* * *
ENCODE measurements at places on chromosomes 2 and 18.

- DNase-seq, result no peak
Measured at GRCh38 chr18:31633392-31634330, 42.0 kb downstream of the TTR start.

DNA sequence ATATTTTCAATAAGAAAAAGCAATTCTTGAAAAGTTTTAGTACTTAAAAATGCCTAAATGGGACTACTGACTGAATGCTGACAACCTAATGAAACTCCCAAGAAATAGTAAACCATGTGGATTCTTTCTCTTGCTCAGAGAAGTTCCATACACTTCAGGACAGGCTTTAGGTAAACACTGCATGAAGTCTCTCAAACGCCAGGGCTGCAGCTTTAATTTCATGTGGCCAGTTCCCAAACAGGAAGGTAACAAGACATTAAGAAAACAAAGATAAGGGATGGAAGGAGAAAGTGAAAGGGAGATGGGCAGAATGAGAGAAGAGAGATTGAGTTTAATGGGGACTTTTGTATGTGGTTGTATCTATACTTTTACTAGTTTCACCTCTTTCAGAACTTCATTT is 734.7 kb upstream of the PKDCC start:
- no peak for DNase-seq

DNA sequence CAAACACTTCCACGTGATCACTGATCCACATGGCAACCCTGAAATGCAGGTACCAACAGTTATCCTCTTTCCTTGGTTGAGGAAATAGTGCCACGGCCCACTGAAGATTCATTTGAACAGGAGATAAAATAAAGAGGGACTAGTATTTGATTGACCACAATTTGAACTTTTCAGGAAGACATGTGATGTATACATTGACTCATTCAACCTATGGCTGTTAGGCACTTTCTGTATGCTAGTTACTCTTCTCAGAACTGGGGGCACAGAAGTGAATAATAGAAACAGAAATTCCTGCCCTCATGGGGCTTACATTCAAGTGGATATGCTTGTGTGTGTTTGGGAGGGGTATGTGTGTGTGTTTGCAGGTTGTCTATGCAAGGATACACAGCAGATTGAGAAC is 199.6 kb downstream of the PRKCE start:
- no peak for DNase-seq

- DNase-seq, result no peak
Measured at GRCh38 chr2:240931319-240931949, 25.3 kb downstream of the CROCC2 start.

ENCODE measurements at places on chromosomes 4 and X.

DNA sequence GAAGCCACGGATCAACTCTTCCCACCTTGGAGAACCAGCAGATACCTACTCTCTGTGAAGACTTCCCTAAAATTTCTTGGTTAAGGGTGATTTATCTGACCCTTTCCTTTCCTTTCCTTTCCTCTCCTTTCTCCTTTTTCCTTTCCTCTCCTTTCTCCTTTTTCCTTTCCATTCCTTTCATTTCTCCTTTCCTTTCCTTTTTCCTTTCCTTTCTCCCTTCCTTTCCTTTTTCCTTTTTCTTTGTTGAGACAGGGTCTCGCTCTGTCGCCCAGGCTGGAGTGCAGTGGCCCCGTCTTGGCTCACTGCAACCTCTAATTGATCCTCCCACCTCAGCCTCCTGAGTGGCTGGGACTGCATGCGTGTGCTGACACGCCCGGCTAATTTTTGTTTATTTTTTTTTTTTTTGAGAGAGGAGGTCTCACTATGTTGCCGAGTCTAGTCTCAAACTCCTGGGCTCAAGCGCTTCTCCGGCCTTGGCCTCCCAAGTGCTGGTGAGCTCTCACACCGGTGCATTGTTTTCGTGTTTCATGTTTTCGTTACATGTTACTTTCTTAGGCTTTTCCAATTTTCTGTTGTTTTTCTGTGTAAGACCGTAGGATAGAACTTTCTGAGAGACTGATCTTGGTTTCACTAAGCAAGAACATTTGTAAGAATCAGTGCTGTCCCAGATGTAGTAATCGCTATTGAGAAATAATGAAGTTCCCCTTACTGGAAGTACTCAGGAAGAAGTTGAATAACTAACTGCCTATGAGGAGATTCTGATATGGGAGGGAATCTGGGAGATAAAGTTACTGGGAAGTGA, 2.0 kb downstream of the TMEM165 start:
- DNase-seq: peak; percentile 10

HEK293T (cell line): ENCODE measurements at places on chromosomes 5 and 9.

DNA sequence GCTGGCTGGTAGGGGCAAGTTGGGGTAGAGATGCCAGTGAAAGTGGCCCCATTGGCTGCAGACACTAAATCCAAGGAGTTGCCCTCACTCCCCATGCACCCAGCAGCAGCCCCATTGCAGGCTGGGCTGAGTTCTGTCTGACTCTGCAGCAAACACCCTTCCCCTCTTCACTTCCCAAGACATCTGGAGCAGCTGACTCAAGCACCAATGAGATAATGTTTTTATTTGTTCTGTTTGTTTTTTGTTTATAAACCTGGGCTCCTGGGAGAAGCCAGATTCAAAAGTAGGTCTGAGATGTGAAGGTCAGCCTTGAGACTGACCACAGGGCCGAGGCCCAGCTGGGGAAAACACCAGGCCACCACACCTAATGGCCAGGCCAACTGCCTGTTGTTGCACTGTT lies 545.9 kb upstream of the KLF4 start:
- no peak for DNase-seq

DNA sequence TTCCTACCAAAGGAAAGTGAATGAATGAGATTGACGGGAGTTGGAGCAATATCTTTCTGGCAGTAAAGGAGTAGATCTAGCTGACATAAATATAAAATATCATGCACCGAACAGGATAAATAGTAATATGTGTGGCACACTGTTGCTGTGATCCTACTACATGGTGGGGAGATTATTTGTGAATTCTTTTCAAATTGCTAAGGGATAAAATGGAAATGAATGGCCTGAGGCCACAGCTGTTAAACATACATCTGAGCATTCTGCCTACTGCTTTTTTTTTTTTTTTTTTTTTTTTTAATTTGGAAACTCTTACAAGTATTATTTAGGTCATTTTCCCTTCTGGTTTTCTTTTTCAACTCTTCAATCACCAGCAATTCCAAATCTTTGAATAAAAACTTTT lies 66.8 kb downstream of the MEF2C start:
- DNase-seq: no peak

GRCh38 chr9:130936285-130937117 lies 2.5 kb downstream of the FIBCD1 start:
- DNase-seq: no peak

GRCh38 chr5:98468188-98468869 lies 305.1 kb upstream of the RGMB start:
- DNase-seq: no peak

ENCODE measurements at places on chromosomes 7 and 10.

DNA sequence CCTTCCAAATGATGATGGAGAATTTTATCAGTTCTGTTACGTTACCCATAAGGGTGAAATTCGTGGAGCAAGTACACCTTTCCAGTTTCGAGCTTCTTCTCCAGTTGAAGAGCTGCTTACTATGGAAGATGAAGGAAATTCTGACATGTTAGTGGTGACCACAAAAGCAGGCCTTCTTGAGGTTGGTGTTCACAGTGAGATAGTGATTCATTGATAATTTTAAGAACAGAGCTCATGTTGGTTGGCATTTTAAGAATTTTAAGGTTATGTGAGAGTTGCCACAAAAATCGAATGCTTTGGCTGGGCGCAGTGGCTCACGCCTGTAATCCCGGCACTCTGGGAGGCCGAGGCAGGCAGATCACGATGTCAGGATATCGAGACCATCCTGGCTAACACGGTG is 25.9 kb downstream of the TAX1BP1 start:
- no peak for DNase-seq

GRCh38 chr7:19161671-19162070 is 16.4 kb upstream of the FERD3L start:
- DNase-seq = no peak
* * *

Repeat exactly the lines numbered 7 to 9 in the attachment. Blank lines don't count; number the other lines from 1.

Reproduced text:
- no peak for DNase-seq

- DNase-seq, result no peak
Measured at GRCh38 chr2:240931319-240931949, 25.3 kb downstream of the CROCC2 start.